Editorial: HSUS advertising? It's about principle

Editorial: HSUS advertising? It's about principle

THE Humane Society of the United States (HSUS) launched an advertising campaign in mid-2012 that took aim at the pork industry, specifically sow housing.

This ad campaign and the attendant public relations effort first focused on food industry and consumer channels, targeting the customers of the pork industry, not pork producers themselves.

But now, having achieved a foothold in food industry and consumer media, the HSUS campaign has zeroed in on agriculture media, including Feedstuffs.

Maybe especially Feedstuffs, however, because we are the leading agribusiness news source, and our readers are among the most influential in the pork industry and other animal industries.

To be the "media source of choice" for HSUS advertising to both pork producers and their suppliers is something that concerns us deeply. Feedstuffs' archives contain many reports of HSUS excesses, along with stories on "animal liberation" vandalism as well as analyses of state ballot initiatives that can change food animal production in dramatic ways.

However, this situation requires us, much like targeted pork producers, to get past the initial emotional response and to hold firm to our guiding principles of doing business.

In general, publications reserve the right to turn away advertising based on objectionable "content." What that means is that if there is an image or message that is illegal, unethical or extremely offensive, a publication can refuse the ad.

Refusal based on the "source" of an advertisement, however, is something entirely different. A publication may disagree with an organization's or company's sales pitch, the science behind the message or even its overall mission or business strategy. However, that disagreement — or even that feeling of repugnance — is simply not reason enough to refuse the advertisement.

In the case of HSUS, the ad in Feedstuffs this week is done in a respectful way. Of course, it is not necessarily a fact-based message, and it obviously is driving an agenda with both economic and political consequences for the majority of pork producers, possibly for all commercial-scale animal producers. Even so, its approach is no different from other advertising, all of which is done with the purpose of promoting something.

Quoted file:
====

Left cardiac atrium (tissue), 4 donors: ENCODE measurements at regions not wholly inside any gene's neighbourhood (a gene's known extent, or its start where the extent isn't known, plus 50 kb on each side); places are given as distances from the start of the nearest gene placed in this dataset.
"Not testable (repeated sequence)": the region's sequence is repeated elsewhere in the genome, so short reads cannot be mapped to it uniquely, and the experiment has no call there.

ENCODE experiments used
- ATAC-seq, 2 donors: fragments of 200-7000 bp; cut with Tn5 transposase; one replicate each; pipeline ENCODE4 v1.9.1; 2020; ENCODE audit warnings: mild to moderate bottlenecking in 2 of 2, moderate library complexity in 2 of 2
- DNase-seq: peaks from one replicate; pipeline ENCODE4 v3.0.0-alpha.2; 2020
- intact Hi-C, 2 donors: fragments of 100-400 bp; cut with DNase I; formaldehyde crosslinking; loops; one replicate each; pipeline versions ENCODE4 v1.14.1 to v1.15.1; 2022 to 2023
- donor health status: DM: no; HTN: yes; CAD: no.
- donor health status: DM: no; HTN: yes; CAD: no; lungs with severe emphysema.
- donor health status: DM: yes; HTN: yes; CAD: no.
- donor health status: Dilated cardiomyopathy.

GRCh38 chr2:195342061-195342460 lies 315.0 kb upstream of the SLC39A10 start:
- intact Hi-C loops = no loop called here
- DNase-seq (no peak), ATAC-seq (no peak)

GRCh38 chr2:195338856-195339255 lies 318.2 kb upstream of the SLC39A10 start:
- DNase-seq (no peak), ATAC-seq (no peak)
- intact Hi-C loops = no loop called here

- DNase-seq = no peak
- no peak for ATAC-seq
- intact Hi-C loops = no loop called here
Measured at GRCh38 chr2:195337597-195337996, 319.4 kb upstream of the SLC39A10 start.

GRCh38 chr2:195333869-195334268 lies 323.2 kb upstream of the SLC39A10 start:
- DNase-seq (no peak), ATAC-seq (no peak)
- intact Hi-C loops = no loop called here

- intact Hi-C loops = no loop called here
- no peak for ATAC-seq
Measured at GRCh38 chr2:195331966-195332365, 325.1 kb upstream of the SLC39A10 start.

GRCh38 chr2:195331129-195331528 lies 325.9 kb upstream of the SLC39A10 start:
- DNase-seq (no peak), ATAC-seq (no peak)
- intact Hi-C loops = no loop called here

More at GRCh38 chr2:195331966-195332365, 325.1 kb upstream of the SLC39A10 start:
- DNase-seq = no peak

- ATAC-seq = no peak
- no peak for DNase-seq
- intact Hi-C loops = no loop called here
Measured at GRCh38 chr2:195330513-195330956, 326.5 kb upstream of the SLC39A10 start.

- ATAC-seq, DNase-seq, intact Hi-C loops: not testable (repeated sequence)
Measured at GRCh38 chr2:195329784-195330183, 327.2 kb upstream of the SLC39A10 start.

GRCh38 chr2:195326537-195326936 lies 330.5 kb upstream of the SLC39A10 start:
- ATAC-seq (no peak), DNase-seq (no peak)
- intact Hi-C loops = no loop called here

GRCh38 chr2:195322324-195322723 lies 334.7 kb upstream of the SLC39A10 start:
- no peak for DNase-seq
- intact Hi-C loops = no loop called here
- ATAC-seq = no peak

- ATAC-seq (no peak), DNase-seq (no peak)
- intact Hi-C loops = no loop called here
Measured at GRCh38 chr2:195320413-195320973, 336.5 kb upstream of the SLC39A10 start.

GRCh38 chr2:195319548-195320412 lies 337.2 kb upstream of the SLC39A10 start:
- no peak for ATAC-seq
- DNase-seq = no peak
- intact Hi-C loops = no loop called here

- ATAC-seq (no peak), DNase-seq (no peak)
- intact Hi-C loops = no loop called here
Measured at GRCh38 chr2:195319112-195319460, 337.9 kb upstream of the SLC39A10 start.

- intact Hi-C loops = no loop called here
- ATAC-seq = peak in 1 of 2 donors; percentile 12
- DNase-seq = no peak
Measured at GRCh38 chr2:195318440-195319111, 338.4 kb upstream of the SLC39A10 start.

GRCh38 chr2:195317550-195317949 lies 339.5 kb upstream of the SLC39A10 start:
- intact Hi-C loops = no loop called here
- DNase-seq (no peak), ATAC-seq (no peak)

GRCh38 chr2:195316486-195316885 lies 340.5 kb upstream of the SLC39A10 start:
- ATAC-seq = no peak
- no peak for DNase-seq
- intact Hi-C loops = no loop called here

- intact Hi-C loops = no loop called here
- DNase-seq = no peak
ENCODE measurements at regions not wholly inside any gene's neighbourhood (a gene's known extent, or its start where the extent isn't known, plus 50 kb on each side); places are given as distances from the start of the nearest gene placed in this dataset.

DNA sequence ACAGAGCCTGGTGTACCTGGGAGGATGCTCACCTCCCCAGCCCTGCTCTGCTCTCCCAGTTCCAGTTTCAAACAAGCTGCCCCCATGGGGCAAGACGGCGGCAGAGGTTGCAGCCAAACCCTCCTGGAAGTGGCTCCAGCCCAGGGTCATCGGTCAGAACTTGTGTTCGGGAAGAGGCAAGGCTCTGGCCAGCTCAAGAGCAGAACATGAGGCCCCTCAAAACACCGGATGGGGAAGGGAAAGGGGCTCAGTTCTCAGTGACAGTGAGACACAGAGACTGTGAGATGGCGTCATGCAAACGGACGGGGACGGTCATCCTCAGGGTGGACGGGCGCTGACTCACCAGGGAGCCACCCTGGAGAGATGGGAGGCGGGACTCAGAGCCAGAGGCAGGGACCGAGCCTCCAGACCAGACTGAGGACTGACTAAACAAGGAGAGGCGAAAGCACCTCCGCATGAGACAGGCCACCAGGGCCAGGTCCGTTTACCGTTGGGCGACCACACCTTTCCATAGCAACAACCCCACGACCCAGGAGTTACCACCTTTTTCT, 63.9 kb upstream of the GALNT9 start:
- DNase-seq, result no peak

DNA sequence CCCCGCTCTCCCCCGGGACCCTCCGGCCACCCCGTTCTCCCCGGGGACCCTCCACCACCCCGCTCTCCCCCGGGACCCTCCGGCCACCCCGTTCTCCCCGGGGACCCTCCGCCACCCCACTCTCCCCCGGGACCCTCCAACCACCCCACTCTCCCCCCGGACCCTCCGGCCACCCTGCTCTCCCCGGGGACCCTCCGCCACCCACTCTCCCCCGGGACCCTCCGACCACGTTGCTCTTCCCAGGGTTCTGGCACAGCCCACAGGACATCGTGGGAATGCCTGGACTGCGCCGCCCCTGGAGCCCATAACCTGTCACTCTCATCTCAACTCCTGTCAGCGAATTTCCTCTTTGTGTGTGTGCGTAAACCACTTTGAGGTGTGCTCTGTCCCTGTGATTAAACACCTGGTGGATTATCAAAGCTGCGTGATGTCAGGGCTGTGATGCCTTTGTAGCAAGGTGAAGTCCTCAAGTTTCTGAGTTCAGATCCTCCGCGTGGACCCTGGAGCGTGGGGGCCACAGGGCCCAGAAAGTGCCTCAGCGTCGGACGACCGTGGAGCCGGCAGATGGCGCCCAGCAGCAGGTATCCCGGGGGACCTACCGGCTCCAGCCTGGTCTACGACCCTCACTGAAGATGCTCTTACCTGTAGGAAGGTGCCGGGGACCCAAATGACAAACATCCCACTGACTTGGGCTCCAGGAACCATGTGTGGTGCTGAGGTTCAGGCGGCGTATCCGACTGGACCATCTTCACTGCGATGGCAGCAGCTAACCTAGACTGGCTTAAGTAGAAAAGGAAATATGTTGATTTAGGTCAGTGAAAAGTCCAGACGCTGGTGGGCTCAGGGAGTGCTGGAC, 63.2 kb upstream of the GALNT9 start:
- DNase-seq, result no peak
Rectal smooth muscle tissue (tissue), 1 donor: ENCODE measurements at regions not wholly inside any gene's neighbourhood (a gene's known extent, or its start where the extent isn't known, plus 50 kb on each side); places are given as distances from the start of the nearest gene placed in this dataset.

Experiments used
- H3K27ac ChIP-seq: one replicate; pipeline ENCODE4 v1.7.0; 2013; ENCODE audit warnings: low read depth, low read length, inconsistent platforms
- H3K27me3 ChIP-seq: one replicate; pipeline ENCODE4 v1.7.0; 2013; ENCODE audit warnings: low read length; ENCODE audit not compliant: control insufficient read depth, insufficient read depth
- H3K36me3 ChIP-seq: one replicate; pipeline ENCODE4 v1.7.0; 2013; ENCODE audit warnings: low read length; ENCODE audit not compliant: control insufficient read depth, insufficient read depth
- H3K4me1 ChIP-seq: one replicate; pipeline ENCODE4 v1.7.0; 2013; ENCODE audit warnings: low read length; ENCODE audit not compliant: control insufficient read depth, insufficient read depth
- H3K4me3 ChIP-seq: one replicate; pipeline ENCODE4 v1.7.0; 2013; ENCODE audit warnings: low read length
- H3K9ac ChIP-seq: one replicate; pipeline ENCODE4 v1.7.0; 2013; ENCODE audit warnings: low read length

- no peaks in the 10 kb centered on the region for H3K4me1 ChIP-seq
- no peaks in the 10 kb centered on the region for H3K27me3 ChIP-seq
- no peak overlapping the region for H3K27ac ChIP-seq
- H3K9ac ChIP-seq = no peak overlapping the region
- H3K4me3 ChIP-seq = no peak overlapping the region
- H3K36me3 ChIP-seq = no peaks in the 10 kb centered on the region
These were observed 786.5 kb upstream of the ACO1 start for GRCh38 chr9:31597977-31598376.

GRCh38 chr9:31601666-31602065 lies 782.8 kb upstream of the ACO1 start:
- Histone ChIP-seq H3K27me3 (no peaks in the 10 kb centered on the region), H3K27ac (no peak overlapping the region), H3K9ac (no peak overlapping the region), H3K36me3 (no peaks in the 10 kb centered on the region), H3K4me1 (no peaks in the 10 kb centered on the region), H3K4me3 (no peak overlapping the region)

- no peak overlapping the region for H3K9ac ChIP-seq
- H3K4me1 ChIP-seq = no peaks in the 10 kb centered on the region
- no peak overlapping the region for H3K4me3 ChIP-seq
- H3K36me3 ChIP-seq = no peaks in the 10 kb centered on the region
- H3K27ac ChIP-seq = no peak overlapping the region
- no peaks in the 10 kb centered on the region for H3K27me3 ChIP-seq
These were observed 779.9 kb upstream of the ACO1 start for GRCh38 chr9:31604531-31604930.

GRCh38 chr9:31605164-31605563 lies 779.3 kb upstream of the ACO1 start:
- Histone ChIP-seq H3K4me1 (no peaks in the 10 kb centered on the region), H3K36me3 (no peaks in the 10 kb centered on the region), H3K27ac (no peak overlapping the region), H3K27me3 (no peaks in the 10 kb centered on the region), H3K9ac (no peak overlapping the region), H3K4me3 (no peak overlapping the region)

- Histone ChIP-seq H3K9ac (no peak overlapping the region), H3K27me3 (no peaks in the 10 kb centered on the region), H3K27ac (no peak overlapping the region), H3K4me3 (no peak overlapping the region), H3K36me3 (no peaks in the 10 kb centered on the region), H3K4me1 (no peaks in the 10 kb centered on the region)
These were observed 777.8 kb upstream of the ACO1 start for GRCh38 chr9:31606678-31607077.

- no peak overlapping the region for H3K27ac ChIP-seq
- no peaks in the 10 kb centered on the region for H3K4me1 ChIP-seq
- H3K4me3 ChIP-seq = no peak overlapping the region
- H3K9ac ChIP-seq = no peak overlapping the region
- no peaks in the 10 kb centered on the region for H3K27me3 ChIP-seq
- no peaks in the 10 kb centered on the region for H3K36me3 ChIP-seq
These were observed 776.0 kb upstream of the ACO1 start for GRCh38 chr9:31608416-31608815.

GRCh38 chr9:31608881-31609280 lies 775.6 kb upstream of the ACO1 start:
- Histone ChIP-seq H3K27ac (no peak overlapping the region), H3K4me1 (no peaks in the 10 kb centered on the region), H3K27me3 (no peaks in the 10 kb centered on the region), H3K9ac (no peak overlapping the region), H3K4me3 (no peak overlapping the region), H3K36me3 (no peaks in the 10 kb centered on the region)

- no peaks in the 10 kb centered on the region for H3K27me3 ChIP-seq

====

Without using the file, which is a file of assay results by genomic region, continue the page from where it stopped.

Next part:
In this particular and rather unusual case, another factor behind our consideration of how to handle the HSUS advertising request was whether our refusal would compromise the hard-earned respect for everything we do and everything we stand for at Feedstuffs. Indeed, could that be the underlying goal of this HSUS advertising? Wouldn't HSUS like to discredit or at least call into question our integrity as an agribusiness news source?

If HSUS, or any activist group, was able to discredit a key source of balanced and objective news and information, then very likely, there would be ramifications for the pork industry and perhaps all of animal agriculture. In the case of Feedstuffs, at a minimum, it would degrade our credibility. It would fly in the face of our responsibility to you — our readers — to stick to the facts and the science in everything we do.

On the topic of sow housing, over the course of the past few years, we, at Feedstuffs, have talked to many, if not all, of the experts in this field of study and followed very closely the science as it relates to sow welfare, the economics of new housing options and related consumer perceptions. We have done so on the basis of sound science and established fact. For this reason, our articles get much play in circles beyond our traditional readership reach and are used by the food industry when making purchasing and policy decisions.

We, like many in animal agriculture, recognize the importance of doing what's right for the sow, pork producers and consumers alike and understand the need for responsible and well-timed actions rather than emotion-driven reactions.

To simply imply, as HSUS does, that group or pen housing is superior from a welfare standpoint is, in fact, irresponsible. Group housing is an option. It is a viable system. However, the science to date, plain and simple, shows that no single sow housing system is superior to another.

Decisions about gestation housing also have production cost consequences that get passed through to consumers and amount to an unnecessary tax on those who can least afford to pay more for food. The pork industry recognizes this as a major concern and is working to find what is best for consumers as well as sows and farm workers.

We, at Feedstuffs, support those efforts at multiple levels. We support the conversation about what is best and makes the most sense overall.

As media professionals, we are obligated to look at all sides and present all viewpoints. We will continue to do just that. Above all else, we will always look to the science and facts behind the issues and use these resources as the basis for our work in Feedstuffs. Thank you for your consideration and continued support.

Volume:85 Issue:38

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